"The investigation marks a milestone in China's efforts to handle national security issues related to data, and it could affect how future probes will be carried out."
The Cyberspace Administration of China laid the legal groundwork last year for such probes and is now enforcing new rules, Song said.
According to measures that took effect a year ago, entities subject to cybersecurity reviews should receive the initial results within 45 days, but the results from complicated cases take longer to process.
Song said: "It is high time for companies, Chinese and foreign, to comb through their data assets. Instead of paying lip service, they must sit down and devote considerable resources to identifying crucial data and how to process and store it."
Experts said Didi, Full Truck Alliance and Boss Zhipin boast sizable pools of data that include not just information about individual users, but also basic data related to crucial infrastructure such as roads and transportation－significant aspects of national security.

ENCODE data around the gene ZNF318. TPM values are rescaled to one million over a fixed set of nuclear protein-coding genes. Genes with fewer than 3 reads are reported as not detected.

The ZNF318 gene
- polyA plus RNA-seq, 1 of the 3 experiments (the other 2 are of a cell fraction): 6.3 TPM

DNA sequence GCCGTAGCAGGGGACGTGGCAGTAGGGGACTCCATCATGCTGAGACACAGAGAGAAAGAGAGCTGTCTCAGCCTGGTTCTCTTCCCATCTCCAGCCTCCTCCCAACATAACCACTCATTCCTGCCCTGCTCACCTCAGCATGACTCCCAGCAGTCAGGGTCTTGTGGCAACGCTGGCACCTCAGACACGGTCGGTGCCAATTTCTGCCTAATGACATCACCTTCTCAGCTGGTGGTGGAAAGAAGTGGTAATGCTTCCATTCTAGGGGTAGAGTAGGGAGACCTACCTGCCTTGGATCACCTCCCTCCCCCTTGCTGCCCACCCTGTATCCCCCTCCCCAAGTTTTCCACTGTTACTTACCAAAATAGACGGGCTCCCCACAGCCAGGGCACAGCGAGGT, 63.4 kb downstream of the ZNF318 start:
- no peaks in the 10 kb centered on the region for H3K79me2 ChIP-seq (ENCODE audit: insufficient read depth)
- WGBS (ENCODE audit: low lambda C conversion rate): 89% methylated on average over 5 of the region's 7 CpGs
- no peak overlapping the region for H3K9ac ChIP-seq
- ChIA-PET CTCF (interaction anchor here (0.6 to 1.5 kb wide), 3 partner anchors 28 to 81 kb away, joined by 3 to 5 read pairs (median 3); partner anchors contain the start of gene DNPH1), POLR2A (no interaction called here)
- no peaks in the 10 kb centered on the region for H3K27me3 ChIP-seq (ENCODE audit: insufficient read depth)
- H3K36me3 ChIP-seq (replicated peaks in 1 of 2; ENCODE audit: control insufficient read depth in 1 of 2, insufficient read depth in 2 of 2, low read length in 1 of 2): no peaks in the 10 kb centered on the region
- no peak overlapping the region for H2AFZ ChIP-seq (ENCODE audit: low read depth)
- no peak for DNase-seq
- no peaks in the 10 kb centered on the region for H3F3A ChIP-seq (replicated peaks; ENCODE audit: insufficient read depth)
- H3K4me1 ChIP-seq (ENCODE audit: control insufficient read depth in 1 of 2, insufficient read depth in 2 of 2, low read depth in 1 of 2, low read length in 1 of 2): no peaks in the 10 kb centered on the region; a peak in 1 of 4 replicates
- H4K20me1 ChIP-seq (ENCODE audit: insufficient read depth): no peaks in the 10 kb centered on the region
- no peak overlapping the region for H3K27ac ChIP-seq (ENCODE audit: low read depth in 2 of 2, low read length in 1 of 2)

Li Keshun, deputy director of the Jiangsu Provincial Big Data Transaction and Circulation Engineering Laboratory, said these companies, as leading platforms in the fields of daily travel, online freight transportation and job hunting, hold at least 80 percent of the in-depth data in their respective industries.
"Such data can directly or indirectly reflect flows of population, commercial goods, business operations and other key information in many regions across China," Li said.
In the prospectus for its initial public offering, or IPO, Didi said it has 493 million active riders annually and processes 41 million daily transactions on average.
In 2017, a Didi unit obtained a license to carry out high-definition mapping for autonomous driving technologies in China, which can be closely related to national geographic information security.
Full Truck Alliance's two truck-hailing platforms carry crucial data related to logistics and expressways, as their services are available in more than 300 cities nationwide. According to the company, it is now the largest highway logistics internet information platform in China.
Boss Zhipin boasts 30.6 million active users a month on its online employment platform and served more than 6.3 million certified companies as of March, according to its IPO prospectus.
Didi, Full Truck Alliance and Kanzhun, which operates Boss Zhipin, debuted on US bourses last month.